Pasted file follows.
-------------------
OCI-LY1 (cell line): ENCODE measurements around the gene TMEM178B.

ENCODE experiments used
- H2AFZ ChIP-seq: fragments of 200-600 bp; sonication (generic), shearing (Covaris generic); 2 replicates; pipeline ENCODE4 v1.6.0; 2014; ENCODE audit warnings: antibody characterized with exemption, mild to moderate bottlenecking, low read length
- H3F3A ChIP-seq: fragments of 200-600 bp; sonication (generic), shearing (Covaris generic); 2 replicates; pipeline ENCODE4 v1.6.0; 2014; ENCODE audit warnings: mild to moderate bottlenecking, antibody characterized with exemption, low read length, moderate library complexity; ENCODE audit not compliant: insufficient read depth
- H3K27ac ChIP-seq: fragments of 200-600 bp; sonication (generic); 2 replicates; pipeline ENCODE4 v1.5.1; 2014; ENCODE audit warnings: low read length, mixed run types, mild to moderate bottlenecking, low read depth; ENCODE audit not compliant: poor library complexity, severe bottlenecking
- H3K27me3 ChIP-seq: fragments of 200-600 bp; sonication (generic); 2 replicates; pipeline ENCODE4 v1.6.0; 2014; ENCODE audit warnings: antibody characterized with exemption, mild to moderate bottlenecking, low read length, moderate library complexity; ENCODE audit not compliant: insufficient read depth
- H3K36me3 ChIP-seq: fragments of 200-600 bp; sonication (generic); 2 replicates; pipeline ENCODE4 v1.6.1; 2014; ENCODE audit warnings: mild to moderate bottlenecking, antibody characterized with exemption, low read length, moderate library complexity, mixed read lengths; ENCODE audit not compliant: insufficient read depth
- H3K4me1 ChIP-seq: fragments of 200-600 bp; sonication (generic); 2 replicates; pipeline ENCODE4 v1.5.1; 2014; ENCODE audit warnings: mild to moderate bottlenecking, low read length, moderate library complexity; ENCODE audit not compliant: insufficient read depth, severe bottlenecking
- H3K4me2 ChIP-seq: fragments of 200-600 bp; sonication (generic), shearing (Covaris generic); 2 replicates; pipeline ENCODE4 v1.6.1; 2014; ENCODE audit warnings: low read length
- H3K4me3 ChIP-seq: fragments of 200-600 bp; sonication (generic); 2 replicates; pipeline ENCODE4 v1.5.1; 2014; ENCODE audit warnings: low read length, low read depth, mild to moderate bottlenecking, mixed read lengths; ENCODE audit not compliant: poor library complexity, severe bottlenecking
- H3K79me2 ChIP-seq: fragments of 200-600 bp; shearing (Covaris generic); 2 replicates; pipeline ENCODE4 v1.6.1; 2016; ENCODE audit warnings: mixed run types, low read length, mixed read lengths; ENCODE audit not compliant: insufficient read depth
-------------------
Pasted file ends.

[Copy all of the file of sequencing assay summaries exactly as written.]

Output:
OCI-LY1 (cell line): ENCODE measurements around the gene TMEM178B.

ENCODE experiments used
- H2AFZ ChIP-seq: fragments of 200-600 bp; sonication (generic), shearing (Covaris generic); 2 replicates; pipeline ENCODE4 v1.6.0; 2014; ENCODE audit warnings: antibody characterized with exemption, mild to moderate bottlenecking, low read length
- H3F3A ChIP-seq: fragments of 200-600 bp; sonication (generic), shearing (Covaris generic); 2 replicates; pipeline ENCODE4 v1.6.0; 2014; ENCODE audit warnings: mild to moderate bottlenecking, antibody characterized with exemption, low read length, moderate library complexity; ENCODE audit not compliant: insufficient read depth
- H3K27ac ChIP-seq: fragments of 200-600 bp; sonication (generic); 2 replicates; pipeline ENCODE4 v1.5.1; 2014; ENCODE audit warnings: low read length, mixed run types, mild to moderate bottlenecking, low read depth; ENCODE audit not compliant: poor library complexity, severe bottlenecking
- H3K27me3 ChIP-seq: fragments of 200-600 bp; sonication (generic); 2 replicates; pipeline ENCODE4 v1.6.0; 2014; ENCODE audit warnings: antibody characterized with exemption, mild to moderate bottlenecking, low read length, moderate library complexity; ENCODE audit not compliant: insufficient read depth
- H3K36me3 ChIP-seq: fragments of 200-600 bp; sonication (generic); 2 replicates; pipeline ENCODE4 v1.6.1; 2014; ENCODE audit warnings: mild to moderate bottlenecking, antibody characterized with exemption, low read length, moderate library complexity, mixed read lengths; ENCODE audit not compliant: insufficient read depth
- H3K4me1 ChIP-seq: fragments of 200-600 bp; sonication (generic); 2 replicates; pipeline ENCODE4 v1.5.1; 2014; ENCODE audit warnings: mild to moderate bottlenecking, low read length, moderate library complexity; ENCODE audit not compliant: insufficient read depth, severe bottlenecking
- H3K4me2 ChIP-seq: fragments of 200-600 bp; sonication (generic), shearing (Covaris generic); 2 replicates; pipeline ENCODE4 v1.6.1; 2014; ENCODE audit warnings: low read length
- H3K4me3 ChIP-seq: fragments of 200-600 bp; sonication (generic); 2 replicates; pipeline ENCODE4 v1.5.1; 2014; ENCODE audit warnings: low read length, low read depth, mild to moderate bottlenecking, mixed read lengths; ENCODE audit not compliant: poor library complexity, severe bottlenecking
- H3K79me2 ChIP-seq: fragments of 200-600 bp; shearing (Covaris generic); 2 replicates; pipeline ENCODE4 v1.6.1; 2016; ENCODE audit warnings: mixed run types, low read length, mixed read lengths; ENCODE audit not compliant: insufficient read depth